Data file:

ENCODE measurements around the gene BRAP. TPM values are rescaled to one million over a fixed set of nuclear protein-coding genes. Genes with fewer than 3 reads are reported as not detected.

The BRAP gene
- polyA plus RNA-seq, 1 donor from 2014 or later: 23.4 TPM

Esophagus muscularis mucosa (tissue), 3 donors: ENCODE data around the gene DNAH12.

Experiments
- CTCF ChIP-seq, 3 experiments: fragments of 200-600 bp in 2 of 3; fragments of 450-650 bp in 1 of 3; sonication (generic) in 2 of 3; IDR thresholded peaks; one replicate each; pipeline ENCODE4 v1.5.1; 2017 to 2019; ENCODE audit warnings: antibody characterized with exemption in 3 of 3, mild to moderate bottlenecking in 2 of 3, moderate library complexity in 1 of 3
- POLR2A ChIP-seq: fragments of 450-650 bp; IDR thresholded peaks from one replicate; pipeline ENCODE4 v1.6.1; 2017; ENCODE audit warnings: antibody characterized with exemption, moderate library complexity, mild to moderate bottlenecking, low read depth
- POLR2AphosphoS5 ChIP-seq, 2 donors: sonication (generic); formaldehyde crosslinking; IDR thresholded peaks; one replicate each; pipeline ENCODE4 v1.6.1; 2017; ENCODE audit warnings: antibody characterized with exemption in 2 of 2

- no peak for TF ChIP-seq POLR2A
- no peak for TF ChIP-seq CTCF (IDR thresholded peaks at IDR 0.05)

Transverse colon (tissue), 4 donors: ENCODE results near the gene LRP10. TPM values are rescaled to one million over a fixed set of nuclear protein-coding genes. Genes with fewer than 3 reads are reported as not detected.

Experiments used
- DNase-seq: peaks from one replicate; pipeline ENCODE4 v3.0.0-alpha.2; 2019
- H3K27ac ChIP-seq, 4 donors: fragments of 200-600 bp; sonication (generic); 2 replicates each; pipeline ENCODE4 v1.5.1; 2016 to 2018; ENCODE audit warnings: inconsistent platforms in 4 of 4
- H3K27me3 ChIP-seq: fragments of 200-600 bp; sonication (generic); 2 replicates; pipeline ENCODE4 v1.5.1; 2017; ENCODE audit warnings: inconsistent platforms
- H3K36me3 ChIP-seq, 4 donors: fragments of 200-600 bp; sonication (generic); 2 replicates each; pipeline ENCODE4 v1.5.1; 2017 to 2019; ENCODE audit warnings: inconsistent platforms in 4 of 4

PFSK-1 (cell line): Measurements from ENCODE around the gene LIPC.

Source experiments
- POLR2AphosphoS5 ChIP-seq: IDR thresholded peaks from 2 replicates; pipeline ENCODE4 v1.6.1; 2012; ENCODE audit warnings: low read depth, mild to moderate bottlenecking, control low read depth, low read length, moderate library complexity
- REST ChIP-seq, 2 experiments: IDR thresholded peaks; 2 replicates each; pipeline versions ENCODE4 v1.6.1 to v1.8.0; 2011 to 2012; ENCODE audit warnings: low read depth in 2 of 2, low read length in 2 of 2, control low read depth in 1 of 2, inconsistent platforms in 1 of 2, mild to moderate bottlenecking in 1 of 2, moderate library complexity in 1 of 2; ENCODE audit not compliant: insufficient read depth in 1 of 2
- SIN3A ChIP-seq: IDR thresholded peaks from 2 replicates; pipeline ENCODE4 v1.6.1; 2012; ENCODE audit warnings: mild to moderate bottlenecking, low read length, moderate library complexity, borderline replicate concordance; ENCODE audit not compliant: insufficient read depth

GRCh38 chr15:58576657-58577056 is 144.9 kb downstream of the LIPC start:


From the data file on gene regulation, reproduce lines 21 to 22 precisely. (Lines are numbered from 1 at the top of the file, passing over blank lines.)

- SIN3A ChIP-seq: IDR thresholded peaks from 2 replicates; pipeline ENCODE4 v1.6.1; 2012; ENCODE audit warnings: mild to moderate bottlenecking, low read length, moderate library complexity, borderline replicate concordance; ENCODE audit not compliant: insufficient read depth

GRCh38 chr15:58576657-58577056 is 144.9 kb downstream of the LIPC start: